Since the Feast of the Holy Name of Jesus is celebrated as an optional memorial in today’s liturgical calendar, it offers a good opportunity to look at the Holy Name Society and its place in pre-conciliar Catholic life. Founded by the Dominicans in the 1200’s to combat heresy, the society promoted devotion to the Holy Name of Jesus, and to combat blasphemy and profanity.
For Catholics in the pre-television/pre-Vatican II era, social organizations like the Knights, the Ancient Order of Hibernians, and the National Council of Catholic Women held a prominent place in their lives. For Catholic men, this especially included the Holy Name Society. What Charles Morris writes of Catholic Philadelphia in the 1930’s and 1940’s applies equally to other major urban centers:
The rows of neat brick houses were invariable centered around, and dwarfed by, an imposing cluster of granite buildings– the Catholic church, always of neo-Gothic design, built to the scale of a medium-size cathedral; the parish school, sometimes even a high school; the rectory; the convent; one or more annexes for meeting rooms, overflow classes, perhaps even an auditorium. Few contemporary religions could match Catholicism’s hold on the faithful.
Estimating that Mass attendance “hovered around 90 percent,” Morris argues that the Catholicism of this era was as much a culture as a religion, adding: “It was not uncommon for the majority of adults to belong to parish organizations like the Sodality and the Holy Name Society.” (I still have a copy of my grandfather’s Holy Name manual from 1941.)
The Holy Name Society was introduced to America in the 1870’s by Father Tom Burke, a popular Dominican preacher from Ireland. In Brooklyn and elsewhere, it soon became a mainstay of Catholic life. By the 1890’s, it had 80,000 members across Long Island. Around this time, the first rallies were held in Suffolk. The first Brooklyn rally held at Ebbets Field in 1937 attracted some 60,000 men alone. By the early 1950’s, diocesan-wide rallies were seeing crowds of up to 100,000 Catholic men.
What happened at these rallies? The format was simple enough: a parade and a speaker, all designed to promote Catholic patriotism, unity and manhood. Good Catholic men, it was emphasized, went to Church and supported it financially; they sent their children to Catholic school; they joined parish organizations like the Knights and Holy Name, which aimed to strengthen their faith. In May 1941, a front-page Brooklyn Eagle article described the annual Holy Name rally at Ebbets Field:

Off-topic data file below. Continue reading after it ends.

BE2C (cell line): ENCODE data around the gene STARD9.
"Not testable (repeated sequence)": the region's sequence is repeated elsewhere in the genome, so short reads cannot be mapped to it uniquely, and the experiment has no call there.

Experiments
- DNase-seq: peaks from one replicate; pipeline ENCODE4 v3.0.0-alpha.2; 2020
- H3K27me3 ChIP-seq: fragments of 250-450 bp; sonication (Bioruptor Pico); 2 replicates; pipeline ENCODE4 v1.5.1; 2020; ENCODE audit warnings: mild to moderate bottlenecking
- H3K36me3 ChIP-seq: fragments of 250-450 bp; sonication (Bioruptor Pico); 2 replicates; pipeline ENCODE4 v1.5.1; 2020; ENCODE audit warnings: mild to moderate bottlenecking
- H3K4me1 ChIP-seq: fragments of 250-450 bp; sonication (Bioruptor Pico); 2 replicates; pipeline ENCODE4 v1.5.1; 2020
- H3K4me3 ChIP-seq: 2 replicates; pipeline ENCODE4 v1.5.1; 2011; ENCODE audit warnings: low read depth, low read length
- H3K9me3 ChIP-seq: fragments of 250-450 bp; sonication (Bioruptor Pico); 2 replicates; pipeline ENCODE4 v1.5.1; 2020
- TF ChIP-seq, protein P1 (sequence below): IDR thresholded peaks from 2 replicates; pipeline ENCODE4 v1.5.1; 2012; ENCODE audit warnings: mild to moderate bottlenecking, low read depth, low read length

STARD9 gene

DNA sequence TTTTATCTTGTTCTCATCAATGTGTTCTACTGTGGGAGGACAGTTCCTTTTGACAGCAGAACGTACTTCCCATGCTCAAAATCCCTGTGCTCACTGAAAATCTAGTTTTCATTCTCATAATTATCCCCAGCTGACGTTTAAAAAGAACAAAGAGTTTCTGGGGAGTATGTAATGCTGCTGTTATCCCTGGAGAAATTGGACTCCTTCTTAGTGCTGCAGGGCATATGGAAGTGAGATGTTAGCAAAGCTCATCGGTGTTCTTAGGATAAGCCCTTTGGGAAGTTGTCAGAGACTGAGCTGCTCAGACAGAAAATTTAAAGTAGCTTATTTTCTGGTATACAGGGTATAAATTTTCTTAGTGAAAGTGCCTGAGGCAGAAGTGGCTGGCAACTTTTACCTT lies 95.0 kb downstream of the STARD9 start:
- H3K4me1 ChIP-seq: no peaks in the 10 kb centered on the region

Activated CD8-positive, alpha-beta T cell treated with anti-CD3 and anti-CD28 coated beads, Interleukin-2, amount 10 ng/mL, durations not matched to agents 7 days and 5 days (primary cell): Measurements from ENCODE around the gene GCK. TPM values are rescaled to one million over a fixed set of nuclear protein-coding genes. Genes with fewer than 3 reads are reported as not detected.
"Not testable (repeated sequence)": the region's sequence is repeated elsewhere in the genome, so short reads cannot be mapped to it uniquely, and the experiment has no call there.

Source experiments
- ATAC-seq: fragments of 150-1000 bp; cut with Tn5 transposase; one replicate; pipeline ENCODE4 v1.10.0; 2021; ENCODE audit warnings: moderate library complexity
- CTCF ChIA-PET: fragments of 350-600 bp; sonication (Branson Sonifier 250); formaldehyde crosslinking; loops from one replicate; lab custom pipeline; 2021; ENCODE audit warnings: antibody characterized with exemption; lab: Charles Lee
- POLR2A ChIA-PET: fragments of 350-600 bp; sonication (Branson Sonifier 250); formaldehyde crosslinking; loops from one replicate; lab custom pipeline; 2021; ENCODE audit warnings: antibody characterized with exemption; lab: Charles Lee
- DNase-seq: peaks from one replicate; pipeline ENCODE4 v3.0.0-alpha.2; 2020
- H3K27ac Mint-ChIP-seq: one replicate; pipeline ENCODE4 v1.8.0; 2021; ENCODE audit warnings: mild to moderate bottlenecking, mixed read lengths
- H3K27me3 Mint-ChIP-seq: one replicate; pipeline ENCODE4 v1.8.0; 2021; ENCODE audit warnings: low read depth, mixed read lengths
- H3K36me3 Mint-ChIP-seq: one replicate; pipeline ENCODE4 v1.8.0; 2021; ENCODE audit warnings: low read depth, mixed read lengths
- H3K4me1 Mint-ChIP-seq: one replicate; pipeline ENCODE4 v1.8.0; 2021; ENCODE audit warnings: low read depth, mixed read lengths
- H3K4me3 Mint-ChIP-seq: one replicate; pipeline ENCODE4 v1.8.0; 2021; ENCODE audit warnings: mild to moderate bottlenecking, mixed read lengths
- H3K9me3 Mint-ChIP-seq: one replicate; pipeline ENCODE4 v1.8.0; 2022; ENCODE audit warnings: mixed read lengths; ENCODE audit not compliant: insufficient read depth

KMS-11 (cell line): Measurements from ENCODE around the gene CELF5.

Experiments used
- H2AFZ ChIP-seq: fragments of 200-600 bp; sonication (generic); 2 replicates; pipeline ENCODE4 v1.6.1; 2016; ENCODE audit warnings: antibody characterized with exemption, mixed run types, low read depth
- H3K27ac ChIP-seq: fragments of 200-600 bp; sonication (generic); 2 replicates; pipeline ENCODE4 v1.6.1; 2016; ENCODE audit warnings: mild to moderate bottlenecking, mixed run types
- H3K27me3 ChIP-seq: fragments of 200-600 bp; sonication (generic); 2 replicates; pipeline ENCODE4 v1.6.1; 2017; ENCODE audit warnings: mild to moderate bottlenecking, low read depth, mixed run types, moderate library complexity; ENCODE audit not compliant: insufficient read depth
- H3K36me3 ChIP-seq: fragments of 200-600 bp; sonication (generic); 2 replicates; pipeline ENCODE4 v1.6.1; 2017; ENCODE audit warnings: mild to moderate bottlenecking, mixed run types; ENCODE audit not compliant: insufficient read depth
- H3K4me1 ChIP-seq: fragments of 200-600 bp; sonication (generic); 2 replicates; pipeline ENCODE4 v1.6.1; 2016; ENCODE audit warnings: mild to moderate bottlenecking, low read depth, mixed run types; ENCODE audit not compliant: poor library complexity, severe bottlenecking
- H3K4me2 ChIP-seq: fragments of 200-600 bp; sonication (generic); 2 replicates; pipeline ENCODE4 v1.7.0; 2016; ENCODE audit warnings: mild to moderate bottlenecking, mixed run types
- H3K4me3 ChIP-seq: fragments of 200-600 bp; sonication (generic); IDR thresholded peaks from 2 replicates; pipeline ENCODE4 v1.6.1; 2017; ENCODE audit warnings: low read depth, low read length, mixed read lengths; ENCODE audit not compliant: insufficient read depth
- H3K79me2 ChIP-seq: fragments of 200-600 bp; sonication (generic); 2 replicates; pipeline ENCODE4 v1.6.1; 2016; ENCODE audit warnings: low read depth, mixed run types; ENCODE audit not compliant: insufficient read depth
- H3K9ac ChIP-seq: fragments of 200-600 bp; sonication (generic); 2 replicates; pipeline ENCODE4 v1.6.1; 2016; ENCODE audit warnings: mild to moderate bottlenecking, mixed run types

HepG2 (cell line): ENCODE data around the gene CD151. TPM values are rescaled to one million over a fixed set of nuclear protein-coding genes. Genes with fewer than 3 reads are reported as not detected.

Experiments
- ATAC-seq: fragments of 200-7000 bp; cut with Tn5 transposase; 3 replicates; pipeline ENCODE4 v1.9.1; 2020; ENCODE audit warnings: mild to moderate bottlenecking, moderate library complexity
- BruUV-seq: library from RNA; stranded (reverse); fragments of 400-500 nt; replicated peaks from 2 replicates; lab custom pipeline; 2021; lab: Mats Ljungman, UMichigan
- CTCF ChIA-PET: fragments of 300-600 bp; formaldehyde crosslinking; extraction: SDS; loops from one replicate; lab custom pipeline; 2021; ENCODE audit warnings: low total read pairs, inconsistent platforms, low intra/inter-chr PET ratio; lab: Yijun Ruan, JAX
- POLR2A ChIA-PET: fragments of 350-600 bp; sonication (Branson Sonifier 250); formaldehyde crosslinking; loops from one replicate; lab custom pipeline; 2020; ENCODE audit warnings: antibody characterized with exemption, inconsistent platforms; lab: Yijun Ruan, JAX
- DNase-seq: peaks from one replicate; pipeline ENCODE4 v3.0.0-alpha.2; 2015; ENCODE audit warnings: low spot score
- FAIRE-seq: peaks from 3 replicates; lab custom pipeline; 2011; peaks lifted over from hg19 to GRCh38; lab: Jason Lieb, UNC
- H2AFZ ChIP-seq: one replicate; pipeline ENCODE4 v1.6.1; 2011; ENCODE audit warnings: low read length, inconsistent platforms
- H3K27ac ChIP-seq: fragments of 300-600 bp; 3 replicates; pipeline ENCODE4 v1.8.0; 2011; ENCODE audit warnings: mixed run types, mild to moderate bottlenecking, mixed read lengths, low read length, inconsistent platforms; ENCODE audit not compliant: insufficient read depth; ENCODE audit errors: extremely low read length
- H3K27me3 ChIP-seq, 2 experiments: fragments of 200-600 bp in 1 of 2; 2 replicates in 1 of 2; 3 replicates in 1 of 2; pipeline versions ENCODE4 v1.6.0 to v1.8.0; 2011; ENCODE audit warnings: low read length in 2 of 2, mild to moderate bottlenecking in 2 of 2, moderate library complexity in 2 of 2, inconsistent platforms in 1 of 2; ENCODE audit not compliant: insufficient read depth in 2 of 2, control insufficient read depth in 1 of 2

With colors flying, bands playing and Irish pipers skirling, 60,000 Brooklyn Catholic men and boys marched in a three-hour parade along Bedford Avenue, which served as a colorful preview to the annual rally of the borough’s Holy Name Societies in Ebbets Field yesterday.
Blessed be God. Blessed be His Holy Name. Blessed be Jesus Christ true God and true Man. Blessed be the Name of Jesus. I believe O Jesus., that Thou are the Christ, the Son of the Living God. I proclaim my love for the Vicar of Christ on Earth. I believe all the sacred truths which the Holy Catholic Church believes and teaches. I promise to give good example by the regular practice of my faith. In honor of His Divine Name I pledge myself against perjury, blasphemy, profanity and obscene speech. I pledge my loyalty to the flag of my country, and to the God given principles of freedom, justice and happiness for which it stands. I pledge my support to all lawful authority both civil and religious. I dedicate myself to the honor of the Sacred Name of Jesus Christ and beg that He will keep me faithful to these pledges until Death.
By the 1960’s, the Holy Name rallies had declined in numbers nationwide, but the society is still strong among the City of New York’s uniformed services, especially the Police Department. On this Feast of the Holy Name of Jesus, then, we remember a forgotten aspect of pre-conciliar Catholic life and culture in an attempt to rediscover our Catholic past.
The above drawing is taken from One Hundredth Anniversary, Roman Catholic Diocese of Brooklyn, 1853-1953 (Brooklyn, N.Y.: The Tablet Publishing Co., 1953), 111.